Video: Trans Youth Share Struggles and Hopes

HuffPost: Transgender Suicide Hotline

Harris Poll: Growing Acceptance of Transgender Issues

Video Talk: Trans Questions and Answers

Transgender Teen Shares Powerful Message

Mom, I'm Not a Girl: Raising a Transgender Child

Center for Gender Sanity

 

We learned about gender identity, and how it differs from gender expression (the manner in which a person communicates their gender to others through external means, and which may or may not reflect their gender identity or sexual orientation), and sexual orientation (one’s emotional, romantic, or sexual feelings toward other people). We learned about how gender identity manifests, even in very young children. We read books, we joined support groups, we found people to answer our questions. We did everything we could to better understand our child.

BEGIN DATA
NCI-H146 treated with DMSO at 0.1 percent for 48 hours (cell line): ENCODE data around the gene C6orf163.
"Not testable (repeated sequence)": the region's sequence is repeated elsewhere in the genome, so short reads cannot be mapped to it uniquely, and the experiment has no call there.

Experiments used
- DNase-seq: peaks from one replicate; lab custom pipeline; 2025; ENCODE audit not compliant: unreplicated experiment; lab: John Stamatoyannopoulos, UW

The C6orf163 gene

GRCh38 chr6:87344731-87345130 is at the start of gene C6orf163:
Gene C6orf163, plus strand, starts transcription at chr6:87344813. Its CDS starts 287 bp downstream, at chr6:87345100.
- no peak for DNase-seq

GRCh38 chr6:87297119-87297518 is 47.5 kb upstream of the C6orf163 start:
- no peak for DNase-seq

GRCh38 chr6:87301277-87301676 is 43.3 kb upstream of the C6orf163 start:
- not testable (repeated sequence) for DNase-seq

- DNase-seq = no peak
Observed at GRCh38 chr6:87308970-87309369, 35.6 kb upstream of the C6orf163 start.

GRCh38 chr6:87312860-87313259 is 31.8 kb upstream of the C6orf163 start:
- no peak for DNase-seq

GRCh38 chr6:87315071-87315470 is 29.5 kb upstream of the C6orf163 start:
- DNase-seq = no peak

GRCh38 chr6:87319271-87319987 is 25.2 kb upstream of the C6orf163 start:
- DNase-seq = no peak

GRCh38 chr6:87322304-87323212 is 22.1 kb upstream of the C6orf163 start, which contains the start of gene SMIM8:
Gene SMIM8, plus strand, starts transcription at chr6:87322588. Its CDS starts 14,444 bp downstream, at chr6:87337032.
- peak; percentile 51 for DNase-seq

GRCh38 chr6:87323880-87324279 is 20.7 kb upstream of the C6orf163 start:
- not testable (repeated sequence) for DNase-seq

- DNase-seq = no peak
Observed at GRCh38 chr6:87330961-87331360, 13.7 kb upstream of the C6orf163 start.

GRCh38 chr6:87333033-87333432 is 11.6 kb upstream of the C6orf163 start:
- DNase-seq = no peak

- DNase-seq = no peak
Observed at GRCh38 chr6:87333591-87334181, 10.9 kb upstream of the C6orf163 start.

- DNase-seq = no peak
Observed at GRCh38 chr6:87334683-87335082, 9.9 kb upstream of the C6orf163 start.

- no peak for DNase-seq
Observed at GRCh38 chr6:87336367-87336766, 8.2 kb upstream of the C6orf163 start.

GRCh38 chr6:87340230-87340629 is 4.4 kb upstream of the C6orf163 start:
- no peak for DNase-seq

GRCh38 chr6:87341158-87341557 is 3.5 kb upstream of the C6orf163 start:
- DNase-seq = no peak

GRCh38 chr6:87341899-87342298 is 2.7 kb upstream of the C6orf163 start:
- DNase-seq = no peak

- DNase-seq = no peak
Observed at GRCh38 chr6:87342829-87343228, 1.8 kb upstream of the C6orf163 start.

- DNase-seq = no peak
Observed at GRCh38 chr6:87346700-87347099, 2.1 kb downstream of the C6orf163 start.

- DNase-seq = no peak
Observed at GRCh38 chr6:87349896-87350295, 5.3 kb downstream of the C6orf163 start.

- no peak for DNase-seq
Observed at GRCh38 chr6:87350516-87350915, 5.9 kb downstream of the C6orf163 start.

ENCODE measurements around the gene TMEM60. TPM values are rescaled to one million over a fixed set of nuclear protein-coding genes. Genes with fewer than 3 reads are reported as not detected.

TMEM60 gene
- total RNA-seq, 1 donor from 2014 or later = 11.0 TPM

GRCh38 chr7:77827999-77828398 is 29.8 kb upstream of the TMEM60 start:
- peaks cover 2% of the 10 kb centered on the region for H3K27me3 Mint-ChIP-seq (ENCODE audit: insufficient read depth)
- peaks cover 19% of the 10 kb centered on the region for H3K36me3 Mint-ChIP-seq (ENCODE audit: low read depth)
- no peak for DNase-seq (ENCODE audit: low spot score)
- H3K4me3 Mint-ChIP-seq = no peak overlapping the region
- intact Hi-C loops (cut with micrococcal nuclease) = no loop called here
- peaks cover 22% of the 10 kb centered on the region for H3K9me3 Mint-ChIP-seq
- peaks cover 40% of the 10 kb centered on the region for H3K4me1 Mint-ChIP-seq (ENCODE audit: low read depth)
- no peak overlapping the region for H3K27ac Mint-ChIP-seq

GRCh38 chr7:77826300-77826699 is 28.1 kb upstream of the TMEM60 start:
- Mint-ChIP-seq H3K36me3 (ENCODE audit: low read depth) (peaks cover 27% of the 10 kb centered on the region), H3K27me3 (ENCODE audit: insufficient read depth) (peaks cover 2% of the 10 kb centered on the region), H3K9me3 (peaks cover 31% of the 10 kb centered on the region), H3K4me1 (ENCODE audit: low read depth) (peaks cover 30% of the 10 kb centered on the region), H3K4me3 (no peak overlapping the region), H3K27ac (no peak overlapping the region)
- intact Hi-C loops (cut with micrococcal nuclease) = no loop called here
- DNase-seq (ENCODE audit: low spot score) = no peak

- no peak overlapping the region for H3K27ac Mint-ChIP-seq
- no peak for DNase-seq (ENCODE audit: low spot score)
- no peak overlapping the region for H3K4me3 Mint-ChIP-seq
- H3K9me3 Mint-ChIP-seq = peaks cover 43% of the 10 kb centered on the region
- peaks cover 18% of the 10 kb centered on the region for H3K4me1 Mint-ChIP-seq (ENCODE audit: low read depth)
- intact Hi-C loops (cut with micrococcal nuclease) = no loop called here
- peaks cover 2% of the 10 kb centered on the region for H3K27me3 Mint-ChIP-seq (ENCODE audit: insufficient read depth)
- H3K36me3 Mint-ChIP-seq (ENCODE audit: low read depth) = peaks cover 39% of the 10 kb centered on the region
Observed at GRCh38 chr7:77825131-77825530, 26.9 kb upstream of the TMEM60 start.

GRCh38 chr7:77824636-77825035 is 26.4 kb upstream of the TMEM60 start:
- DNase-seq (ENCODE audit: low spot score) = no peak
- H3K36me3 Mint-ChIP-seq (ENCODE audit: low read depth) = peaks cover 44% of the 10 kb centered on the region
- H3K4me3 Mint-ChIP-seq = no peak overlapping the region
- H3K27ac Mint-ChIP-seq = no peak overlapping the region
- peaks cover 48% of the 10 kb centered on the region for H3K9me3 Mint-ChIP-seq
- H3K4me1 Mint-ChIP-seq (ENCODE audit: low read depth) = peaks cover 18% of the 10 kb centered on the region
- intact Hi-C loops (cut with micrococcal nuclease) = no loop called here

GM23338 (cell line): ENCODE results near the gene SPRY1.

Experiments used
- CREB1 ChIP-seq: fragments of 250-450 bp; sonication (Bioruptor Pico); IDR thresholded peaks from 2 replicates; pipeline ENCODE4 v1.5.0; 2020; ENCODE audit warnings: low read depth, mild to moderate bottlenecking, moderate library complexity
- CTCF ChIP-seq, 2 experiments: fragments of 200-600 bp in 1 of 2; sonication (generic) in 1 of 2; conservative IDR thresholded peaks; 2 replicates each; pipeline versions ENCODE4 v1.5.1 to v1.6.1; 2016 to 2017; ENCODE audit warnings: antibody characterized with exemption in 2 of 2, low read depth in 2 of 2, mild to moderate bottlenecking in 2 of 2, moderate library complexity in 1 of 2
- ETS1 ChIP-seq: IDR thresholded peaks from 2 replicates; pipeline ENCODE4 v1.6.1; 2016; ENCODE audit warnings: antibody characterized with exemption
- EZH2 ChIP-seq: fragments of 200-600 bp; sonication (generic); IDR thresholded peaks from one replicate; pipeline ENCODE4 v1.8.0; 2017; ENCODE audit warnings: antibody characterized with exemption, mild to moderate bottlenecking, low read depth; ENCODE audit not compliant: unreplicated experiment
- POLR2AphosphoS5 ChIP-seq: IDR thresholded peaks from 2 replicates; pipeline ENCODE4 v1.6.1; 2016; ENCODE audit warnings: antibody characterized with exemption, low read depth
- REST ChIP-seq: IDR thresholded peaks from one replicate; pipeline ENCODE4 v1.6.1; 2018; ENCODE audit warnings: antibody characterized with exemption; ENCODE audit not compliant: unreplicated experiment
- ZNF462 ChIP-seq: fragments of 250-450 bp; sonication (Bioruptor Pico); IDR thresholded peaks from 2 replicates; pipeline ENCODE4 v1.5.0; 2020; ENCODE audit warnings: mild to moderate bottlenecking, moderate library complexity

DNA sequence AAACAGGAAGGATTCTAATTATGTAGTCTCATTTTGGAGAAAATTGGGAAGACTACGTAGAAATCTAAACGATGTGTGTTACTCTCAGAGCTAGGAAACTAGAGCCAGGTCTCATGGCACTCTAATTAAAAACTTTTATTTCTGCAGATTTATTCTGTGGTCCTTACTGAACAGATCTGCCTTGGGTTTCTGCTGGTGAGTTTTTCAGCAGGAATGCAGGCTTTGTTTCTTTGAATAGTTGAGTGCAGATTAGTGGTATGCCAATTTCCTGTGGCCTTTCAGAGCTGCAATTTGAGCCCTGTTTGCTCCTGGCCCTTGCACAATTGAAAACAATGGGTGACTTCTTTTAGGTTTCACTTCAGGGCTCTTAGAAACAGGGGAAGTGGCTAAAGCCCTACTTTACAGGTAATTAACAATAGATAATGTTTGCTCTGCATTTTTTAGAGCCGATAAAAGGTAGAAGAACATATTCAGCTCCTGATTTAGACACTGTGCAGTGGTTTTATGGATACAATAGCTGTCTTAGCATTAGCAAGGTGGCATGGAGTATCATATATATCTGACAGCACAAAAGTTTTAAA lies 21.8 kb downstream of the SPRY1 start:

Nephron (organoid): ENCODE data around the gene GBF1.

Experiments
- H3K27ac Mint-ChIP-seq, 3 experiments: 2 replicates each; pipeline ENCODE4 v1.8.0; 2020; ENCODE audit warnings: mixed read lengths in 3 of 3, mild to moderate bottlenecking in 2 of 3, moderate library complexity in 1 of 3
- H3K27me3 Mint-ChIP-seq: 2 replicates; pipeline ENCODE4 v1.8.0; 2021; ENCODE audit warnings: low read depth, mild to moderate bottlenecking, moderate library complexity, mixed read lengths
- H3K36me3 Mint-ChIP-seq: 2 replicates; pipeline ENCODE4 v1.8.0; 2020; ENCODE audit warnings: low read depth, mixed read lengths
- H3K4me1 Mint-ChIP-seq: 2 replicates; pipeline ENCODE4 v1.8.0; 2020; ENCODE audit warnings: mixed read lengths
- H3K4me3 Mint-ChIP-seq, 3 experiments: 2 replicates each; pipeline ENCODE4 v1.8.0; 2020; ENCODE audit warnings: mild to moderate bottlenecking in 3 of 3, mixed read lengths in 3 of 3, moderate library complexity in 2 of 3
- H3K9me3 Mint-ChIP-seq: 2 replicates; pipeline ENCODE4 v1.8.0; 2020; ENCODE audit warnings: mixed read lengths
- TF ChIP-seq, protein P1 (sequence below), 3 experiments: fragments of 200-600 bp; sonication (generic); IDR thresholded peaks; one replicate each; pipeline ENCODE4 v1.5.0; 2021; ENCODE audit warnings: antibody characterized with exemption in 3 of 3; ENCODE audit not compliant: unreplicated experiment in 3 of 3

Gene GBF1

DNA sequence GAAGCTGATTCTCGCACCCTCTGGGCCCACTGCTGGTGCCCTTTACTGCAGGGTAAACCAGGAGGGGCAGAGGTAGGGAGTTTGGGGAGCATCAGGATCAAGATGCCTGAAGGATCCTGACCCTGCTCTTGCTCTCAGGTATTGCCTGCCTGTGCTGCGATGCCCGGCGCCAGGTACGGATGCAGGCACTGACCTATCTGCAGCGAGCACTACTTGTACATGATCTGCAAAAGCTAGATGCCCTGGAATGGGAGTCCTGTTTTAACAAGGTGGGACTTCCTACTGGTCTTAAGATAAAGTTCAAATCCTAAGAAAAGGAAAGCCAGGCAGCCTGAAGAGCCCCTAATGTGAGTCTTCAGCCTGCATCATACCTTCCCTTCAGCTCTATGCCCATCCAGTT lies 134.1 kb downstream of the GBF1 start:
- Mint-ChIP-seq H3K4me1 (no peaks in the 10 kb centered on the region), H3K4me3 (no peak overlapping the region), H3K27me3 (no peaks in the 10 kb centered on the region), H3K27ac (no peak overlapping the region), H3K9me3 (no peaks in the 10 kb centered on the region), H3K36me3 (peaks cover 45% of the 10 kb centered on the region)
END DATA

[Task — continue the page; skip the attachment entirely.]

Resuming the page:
And once we better understood her, we were able to support her the way she needed to be supported, including her transition starting in 10th grade (recognizing that “transition” is different for each transgender person). Her depression and anxiety steadily lifted, and today she is happy, healthy, and thriving. And what parent doesn’t want to be able to say that about their kids? Isn’t that the lifelong goal?

From the beginning, my daughter was insistently, persistently, and consistently stating that she was a girl. We just didn’t see it or hear it. Or didn’t want to. I wish I’d had earlier access to the information I needed to support her through her journey of self-exploration, willing to accept whatever outcome lay at the end of that road, transgender or not.